SciTech Connect (OSTI)

    Hassanein, A.; Allain, J.P.; Insepov, Z.; Konkashbaev, I. [Argonne National Laboratory (United States)

    2005-04-15T23:59:59.000Z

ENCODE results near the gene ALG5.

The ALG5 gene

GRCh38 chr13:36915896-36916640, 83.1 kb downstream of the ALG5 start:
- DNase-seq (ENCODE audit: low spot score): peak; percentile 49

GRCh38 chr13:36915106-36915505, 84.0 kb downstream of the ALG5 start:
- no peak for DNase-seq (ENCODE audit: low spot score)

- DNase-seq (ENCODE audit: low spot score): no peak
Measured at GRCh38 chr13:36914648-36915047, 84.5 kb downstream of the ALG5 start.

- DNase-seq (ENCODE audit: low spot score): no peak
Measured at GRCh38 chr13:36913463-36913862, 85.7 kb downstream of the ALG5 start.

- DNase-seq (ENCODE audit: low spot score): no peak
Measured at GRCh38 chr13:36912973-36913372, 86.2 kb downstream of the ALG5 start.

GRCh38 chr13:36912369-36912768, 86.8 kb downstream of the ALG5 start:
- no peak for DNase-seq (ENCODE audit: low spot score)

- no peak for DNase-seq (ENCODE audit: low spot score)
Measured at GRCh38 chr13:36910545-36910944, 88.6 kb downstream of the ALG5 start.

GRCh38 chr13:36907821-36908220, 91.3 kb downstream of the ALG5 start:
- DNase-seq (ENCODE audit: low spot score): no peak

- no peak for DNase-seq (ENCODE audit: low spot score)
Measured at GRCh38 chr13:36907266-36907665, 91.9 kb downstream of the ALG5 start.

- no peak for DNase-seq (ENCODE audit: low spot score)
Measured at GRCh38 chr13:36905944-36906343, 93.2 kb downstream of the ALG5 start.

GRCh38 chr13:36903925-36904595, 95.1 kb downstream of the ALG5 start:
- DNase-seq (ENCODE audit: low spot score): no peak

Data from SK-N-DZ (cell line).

One of the critical technological challenges of future tokamak fusion devices is the ability for plasma-facing components to handle both normal and abnormal plasma/surface interaction events that compromise their lifetime and operation of the machine. Under normal operation plasma/surface interactions that are important include: sputtering, particle implantation and recycling, He pumping and ELM (edge localized modes)-induced erosion. In abnormal or off-normal operation: disruptions and vertical displacement events (VDEs) are important. To extend PFC lifetime under these conditions, liquid-metals have been considered as candidate PFCs (Plasma-Facing Components), including: liquid lithium, tin-lithium, gallium and tin.Liquid lithium has been measured to have nonlinear increase of physical sputtering with rise in temperature. Such increase can be a result of exposure to ELM-level particle fluxes. The significant increase in particle flux to the divertor and nearby PFCs can enhance sputtering erosion by an order of magnitude or more. In addition from the standpoint of hydrogen recycling and helium pumping liquid lithium appears to be a good candidate plasma-facing material (PFM). Advanced designs of first wall and divertor systems propose the application of liquid-metals as an alternate PFC to contend with high-heat flux constraints of large-scale tokamak devices. Additional issues include PFC operation under disruptions and long temporal instabilities such as VDEs. A comprehensive two-fluid model is developed to integrate core and SOL (scrape-off layer) parameters during ELMs with PFC surface evolution using the HEIGHTS package. Special emphasis is made on the application of lithium as a candidate plasma-facing liquid-metal.